Michigan unions have raised the possibility of trying a similar maneuver before the 2014 election, but the Wisconsin failure makes this option less palatable, and unions would have a big, expensive endeavor on their hands: Along with Snyder, the GOP will still have a 59-51 majority in the House next year and a 26-12 advantage in the Senate. Plus, as Joshua Spivak notes at The Recall Elections Blog, the GOP-led legislature "apparently recognizes the danger and is trying to make significant changes to the recall law." On top of that, unions and Democrats would have to drum up about 806,000 valid signatures, versus the less-daunting 540,000 needed in Wisconsin.
3. The Indiana option
Republicans like this option, for obvious reasons: In February, Indiana Gov. Mitch Daniels (R) signed the first right-to-work law in the industrial Midwest since — well, since Indiana scrapped its similar law in 1965. Unions and Democrats protested, but have been unable to do anything about it. So the Indiana option for unions is, in effect: Take it, and try to adapt to the new reality.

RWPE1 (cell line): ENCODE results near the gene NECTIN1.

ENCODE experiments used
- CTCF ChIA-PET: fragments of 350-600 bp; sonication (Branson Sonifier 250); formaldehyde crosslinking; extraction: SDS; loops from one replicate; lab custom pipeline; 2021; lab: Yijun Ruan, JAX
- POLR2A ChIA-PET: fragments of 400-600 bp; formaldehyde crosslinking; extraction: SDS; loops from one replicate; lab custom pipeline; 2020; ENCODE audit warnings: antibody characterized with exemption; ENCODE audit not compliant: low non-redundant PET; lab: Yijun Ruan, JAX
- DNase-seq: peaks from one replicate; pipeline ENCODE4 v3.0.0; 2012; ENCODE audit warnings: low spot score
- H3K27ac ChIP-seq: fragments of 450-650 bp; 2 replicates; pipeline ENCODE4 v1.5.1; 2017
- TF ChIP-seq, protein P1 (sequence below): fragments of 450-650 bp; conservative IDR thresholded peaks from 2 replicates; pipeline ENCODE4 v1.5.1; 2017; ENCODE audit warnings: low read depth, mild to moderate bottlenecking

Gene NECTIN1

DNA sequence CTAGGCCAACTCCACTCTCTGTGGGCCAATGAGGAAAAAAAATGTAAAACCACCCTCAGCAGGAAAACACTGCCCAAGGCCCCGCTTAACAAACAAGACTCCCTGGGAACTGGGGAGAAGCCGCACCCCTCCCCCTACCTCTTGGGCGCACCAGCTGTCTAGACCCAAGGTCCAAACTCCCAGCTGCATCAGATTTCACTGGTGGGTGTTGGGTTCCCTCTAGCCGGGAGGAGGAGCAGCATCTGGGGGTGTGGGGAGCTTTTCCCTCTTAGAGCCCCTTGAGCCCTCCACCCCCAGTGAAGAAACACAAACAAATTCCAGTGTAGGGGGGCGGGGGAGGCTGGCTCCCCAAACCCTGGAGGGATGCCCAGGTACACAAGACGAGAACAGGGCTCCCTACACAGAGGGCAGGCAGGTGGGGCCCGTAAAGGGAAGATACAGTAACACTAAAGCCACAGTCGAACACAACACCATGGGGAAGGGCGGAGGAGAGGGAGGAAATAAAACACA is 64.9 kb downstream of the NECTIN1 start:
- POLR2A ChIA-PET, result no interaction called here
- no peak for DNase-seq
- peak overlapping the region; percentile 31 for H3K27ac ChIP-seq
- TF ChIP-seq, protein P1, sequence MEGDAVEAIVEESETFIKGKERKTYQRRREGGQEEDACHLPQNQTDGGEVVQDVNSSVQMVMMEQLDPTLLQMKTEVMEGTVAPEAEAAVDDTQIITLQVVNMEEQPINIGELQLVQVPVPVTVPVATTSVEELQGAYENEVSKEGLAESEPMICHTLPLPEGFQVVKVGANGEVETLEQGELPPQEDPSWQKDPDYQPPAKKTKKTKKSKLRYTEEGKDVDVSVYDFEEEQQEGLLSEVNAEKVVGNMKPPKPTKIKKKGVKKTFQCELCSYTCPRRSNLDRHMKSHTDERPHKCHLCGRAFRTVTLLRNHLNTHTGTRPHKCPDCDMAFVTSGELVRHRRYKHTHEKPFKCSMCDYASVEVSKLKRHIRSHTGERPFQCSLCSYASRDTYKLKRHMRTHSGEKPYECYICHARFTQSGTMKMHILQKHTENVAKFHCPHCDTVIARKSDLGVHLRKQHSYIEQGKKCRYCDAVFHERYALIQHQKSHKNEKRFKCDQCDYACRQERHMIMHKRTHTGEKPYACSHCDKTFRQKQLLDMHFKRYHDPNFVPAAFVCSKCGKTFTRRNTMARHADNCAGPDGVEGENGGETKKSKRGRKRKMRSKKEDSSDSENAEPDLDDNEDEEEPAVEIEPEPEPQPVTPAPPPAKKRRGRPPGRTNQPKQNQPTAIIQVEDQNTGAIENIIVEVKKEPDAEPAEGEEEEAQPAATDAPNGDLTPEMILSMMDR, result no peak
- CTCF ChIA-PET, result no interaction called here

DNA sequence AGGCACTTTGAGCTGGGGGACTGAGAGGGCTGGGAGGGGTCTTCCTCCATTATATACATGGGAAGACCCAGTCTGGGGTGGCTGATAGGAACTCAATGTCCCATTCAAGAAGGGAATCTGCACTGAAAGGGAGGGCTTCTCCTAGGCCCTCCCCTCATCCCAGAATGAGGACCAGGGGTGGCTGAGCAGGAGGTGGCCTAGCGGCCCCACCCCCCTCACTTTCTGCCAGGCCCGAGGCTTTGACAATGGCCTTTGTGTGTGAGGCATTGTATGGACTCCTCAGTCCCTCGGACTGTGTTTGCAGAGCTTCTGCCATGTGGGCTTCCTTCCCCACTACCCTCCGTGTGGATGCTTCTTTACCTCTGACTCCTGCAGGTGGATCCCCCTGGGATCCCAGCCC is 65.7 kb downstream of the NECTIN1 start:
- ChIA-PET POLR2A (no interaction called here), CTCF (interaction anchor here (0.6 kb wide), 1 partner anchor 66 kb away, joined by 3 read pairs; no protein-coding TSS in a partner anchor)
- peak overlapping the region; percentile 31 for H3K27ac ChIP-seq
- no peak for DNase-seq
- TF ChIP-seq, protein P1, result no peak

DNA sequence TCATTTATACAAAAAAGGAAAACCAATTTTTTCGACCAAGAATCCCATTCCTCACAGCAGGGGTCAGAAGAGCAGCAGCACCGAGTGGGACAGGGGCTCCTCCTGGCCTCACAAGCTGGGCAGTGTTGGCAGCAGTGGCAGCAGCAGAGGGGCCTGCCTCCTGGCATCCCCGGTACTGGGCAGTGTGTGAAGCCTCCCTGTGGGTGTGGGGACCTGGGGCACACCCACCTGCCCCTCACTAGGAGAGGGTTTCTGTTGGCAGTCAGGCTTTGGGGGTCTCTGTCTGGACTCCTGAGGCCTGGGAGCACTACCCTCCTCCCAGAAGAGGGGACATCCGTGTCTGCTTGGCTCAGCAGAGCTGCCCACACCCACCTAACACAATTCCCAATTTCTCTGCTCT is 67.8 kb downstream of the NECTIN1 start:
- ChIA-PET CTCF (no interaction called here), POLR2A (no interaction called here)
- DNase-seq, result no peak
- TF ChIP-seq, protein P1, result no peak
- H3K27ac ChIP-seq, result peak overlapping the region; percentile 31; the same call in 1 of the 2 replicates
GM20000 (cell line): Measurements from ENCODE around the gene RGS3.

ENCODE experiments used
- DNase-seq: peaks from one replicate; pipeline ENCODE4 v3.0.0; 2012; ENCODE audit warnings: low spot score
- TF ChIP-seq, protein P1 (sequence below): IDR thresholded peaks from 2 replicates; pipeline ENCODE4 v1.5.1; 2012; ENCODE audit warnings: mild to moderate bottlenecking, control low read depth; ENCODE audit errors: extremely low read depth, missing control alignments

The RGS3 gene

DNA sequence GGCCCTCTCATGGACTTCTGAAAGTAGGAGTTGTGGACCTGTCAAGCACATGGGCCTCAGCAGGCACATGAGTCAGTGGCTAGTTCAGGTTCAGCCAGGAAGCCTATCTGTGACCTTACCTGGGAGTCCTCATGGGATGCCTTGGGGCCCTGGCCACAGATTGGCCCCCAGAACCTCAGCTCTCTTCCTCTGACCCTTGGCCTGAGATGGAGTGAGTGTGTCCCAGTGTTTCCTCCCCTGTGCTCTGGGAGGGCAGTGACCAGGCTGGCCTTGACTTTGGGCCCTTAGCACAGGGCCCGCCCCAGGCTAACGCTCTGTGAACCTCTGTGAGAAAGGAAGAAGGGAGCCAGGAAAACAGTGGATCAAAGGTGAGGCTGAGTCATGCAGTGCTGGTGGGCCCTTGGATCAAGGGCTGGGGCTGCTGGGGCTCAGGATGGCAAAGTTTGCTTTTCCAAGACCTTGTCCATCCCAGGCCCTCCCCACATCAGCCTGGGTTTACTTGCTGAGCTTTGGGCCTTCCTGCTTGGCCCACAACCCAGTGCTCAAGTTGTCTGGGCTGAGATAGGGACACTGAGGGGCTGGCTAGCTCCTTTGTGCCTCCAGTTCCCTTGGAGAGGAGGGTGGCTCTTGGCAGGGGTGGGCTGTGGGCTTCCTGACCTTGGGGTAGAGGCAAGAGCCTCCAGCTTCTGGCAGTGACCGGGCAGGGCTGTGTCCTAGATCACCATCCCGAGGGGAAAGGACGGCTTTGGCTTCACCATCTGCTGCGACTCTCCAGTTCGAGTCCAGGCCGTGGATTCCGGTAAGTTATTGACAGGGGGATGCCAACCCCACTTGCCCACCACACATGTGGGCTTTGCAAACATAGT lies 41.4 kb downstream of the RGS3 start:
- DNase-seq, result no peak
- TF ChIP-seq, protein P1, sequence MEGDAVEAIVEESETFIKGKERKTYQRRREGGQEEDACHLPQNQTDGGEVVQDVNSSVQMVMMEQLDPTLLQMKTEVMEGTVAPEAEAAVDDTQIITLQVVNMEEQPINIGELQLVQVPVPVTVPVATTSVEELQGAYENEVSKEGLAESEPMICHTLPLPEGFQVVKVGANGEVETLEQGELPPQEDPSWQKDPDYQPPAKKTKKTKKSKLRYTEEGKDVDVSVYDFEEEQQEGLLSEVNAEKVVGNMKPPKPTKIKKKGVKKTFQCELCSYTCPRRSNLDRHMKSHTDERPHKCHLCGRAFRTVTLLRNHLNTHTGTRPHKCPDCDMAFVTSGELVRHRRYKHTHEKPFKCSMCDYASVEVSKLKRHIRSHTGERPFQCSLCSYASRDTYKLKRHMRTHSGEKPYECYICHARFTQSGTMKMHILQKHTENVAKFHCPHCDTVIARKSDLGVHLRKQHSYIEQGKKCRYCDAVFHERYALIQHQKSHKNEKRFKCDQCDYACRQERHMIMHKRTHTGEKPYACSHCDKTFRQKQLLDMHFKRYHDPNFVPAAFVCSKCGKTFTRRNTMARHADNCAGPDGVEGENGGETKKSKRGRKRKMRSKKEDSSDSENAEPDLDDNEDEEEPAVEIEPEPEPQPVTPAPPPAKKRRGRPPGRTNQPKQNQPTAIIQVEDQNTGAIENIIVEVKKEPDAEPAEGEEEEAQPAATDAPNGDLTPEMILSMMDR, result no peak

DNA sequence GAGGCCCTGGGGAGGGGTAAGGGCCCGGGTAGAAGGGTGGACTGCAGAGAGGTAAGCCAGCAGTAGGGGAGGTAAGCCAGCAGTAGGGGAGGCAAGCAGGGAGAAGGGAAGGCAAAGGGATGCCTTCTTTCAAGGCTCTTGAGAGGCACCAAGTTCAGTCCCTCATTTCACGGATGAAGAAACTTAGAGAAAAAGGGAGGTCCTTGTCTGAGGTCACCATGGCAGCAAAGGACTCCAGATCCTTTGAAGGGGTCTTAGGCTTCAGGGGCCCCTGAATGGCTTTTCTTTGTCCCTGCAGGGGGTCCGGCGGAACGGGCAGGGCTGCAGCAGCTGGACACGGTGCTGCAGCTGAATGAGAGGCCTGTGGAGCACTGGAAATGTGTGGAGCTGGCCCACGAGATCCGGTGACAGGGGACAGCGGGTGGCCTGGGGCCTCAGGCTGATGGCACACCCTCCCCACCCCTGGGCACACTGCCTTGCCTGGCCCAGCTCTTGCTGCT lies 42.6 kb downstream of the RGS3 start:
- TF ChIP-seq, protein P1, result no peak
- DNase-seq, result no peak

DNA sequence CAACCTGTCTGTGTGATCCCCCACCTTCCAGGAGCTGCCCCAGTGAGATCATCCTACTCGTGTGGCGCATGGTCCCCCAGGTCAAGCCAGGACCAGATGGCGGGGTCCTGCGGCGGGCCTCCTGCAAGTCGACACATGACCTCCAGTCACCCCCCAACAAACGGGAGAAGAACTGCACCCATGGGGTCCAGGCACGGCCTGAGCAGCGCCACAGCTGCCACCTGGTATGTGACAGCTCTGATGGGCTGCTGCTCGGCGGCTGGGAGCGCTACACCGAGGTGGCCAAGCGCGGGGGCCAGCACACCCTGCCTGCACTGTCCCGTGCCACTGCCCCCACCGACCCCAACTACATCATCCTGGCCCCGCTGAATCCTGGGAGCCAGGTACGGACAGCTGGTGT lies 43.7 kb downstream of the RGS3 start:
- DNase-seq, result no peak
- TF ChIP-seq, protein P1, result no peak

Synder used the threat of losing jobs to Indiana as a rationale for his surreptitious, abrupt about-face to support a right-to-work law. And that "had to sting," says Alex MacGillis at The New Republic. "Michiganders have long prided themselves on their superiority — literal and otherwise — over their Midwestern neighbors," and chasing after low-paying jobs against the Hoosiers must be particularly galling. At this rate, "the low-wage Midwest may become Canada's Mexico — who knows, with global warming, the Great Lakes beaches may even attain spring-break status in the decades to come."
The big problem for Michigan, and Big Labor in general, is numbers. As unions' memberships shrink, so does their power — as Michigan unions inadvertently showed in their own pre-emptive strike: Labor got a constitutional amendment on the November ballot to enshrine collective bargaining, fought hard for it, then saw it lose even as President Obama handily won the state, says Rich Yeselson at The American Prospect.
The loss provided what is called in an organizing drive a convenient "headcount" for corporations and their conservative Republican allies. The headcount said simply that the UAW and allied unions did not have the unqualified support of most Michigan voters. The unions could, and are, making some noise, but they wouldn't create sufficient civil strife to defeat a right-to-work flip. The unions could be rolled, the more quickly the better, even during a lame-duck session. The savvy president of the UAW, Bob King, one of the most progressive union leaders in the country, promises not to give up and threatens recall elections. But state right-to-work laws have only been repealed once, in Indiana.
And we know how that ends.